Sign of House Foundation Problem and Fixing, New Jersey
Underpinning is a method used to increase the foundation depth. It is the process of modifying an existing foundation system by extending it to or into subsurface strata that is deeper and more stable than the near surface soil that supports the existing foundation system. This is done to provide vertical support that is not present in the existing design. Methods of underpinning include the construction of footings, stem walls, driven piling or drilled piers.
Many of the houses that forensic engineers and repair contractors are asked to evaluate were constructed with foundations that are inadequate for the conditions existing on site. Because of the lack of suitable land, homes are often built on marginal land that has insufficient bearing capacity to support the substantial weight of a structure. Also, where surface soils consist predominantly of expansive clays that shrink and swell as their moisture content changes. As a result, underpinning is required to extend the foundation support to depths that provide greater bearing capacity and are less affected by climate, soil conditions and homeowner’s actions. This underpinning provides the basis to lift the structure to a more acceptable elevation and provides vertical support to prevent the underpinned area from settling.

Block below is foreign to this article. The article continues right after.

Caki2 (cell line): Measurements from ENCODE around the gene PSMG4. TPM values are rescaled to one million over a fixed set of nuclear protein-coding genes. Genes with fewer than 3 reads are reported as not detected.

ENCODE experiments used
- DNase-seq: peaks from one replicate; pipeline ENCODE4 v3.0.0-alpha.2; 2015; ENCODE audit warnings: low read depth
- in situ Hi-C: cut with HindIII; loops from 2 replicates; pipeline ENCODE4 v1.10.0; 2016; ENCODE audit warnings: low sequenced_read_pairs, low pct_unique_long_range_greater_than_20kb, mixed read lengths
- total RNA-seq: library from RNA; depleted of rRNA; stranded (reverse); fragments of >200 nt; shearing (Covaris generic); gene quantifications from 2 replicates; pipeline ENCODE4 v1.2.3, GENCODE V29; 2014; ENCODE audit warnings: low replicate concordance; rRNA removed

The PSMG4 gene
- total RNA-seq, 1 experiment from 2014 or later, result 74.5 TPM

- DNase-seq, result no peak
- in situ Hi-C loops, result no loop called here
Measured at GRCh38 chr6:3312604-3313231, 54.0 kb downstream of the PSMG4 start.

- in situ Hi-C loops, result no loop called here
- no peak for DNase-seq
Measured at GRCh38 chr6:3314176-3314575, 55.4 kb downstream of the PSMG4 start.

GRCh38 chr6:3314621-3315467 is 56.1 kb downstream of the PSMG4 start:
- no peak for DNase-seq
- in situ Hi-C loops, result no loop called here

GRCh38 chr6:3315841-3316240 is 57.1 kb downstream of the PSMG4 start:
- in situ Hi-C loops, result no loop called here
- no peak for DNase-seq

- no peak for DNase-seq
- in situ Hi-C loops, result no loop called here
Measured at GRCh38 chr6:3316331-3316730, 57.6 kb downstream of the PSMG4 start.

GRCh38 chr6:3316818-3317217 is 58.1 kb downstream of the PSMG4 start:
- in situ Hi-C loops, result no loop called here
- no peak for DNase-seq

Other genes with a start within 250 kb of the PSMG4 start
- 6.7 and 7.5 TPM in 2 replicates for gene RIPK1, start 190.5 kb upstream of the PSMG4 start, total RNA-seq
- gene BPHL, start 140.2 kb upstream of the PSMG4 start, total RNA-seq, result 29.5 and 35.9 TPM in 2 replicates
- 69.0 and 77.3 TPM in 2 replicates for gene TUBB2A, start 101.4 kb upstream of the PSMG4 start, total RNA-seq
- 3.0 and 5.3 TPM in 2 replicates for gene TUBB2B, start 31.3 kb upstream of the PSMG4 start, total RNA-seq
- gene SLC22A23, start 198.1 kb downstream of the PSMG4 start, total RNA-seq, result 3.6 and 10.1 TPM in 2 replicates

There are a number of different types of underpinning, depending on the circumstances.
● Mass Concrete underpinning is the most common method of underpinning. The ground below the existing building foundation is excavated in controlled stages (or pins). When strata suitable for bearing the weight of the building has been reached, the excavation is filled with concrete and left to cure before the next pin is excavated. Safe transfer of the building load to the new pin is achieved by ramming a dry sand cement packing mortar between new and old foundations.
● Beam and Base underpinning is a more technically advanced adaptation. A reinforced beam transfers the building load to mass concrete bases, the size and depth of which are dependent upon prevailing ground conditions and the applied loads of the building.
Mini-Piled underpinning is most suited to sites with variable ground conditions, restrictive access, or environmental pollution. It is used when foundation loads need to be transferred to stable soils at considerable depths.
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